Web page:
The cost of stepping back so others could step in

Joyce Karam writes that Syria is the epicenter of Barack Obama’s train wreck in the Middle East: Even before the Arab Spring started in 2011, Obama’s larger doctrine for the Middle East and North Africa was defined by the “US stepping back so others can step in,” and doing so “regional actors can rise to the occasion and take responsibility,” says Shadi Hamid, a senior fellow at the Brookings Institution in Washington.

The “leading from behind” approach shaped the early thinking of the Obama administration by prioritizing the withdrawal from Iraq, cutting civil society aid programs to Egypt, allowing the Gulf Cooperation Council (GCC) to take a lead role in Yemen, and later leading to Russia’s intervention in Syria.

There was a small caveat that the Obama team missed: This approach “doesn’t work in the Middle East,” says Hamid, because “the US has the misfortune of having bad actors in the region, so while it’s true that others stepped in, they were countries that didn’t share our interests or values.”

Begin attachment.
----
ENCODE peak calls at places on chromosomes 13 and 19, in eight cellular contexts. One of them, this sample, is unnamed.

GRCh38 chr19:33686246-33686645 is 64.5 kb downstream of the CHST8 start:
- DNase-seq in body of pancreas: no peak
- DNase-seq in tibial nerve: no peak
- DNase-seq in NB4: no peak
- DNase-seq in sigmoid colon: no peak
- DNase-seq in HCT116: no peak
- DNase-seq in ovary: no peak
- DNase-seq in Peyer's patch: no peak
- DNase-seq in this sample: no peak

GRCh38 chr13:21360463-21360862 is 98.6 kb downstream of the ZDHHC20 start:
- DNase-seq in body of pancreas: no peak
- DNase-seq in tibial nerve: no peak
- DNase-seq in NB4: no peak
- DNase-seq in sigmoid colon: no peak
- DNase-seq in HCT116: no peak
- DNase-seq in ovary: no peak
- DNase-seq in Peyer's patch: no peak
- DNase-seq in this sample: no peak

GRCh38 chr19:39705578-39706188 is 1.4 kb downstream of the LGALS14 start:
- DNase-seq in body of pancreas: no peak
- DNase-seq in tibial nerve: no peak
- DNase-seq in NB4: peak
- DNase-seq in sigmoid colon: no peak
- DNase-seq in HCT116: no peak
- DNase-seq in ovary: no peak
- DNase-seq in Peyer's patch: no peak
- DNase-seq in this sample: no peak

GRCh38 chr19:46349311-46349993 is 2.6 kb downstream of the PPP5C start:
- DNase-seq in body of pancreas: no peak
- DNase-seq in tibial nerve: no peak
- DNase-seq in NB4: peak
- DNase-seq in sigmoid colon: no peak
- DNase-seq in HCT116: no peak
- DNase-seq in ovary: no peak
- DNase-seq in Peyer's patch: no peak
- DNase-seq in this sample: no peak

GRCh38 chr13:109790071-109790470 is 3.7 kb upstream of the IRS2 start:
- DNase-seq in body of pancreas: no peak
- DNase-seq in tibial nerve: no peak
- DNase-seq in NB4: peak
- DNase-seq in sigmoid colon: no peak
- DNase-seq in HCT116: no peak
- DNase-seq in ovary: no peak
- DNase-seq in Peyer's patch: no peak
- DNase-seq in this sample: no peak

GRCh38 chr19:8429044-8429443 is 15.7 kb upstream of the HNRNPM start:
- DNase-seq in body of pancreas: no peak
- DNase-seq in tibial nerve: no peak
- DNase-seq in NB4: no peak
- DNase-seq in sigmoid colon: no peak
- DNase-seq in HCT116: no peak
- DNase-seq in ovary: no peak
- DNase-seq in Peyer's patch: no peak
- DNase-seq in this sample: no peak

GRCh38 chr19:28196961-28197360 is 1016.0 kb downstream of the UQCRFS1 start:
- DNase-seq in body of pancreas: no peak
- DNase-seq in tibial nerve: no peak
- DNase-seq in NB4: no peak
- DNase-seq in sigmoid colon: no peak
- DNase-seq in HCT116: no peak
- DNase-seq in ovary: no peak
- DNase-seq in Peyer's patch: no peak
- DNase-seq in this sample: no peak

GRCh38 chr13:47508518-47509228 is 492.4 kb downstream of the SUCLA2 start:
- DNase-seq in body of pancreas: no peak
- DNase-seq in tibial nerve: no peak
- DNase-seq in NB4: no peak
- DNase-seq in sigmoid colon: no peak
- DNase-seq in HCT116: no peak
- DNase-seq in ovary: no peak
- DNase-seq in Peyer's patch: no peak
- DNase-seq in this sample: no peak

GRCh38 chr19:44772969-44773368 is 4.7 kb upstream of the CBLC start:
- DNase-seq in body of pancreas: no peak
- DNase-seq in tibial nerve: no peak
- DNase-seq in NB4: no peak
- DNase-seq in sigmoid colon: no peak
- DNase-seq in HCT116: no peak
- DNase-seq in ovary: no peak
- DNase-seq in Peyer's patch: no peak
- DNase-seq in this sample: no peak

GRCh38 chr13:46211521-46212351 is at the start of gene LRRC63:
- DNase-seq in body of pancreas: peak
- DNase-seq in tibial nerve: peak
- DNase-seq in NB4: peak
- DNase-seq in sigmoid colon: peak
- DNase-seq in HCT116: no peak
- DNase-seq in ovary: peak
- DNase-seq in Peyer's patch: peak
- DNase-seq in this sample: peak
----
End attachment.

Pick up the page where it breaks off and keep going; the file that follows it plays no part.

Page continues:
Frederick Hof, director of the Rafik Hariri Center for the Middle East at the Atlantic Council, says Obama’s main pitfall was the Syrian war. Hof, who served as a special adviser on Syria and coordinator for regional affairs at the State Department in Obama’s first term, tells Arab News that Obama’s failure over Syria “transcends the Middle East.”

The former US official says: “By combining florid rhetoric with dogged inaction in the face of civilian slaughter in Syria, Obama facilitated a humanitarian catastrophe that spilled into Europe, undermining the continent’s political unity and compromising its trans-Atlantic relationship with the US.”

Hof blames Obama’s “enormous gap between talk and action” in Syria, by calling on Syrian President Bashar Assad to step down in 2011 without a Plan B. It was also by drawing a red line for the Syrian regime over the use of chemical weapons, which Obama altered in 2013.

These levers “emboldened a Russian president to alter European boundaries and to intervene militarily in Syria… and are behind the loss of confidence in Washington by long-time regional partners of the US,” says Hof. [Continue reading…]

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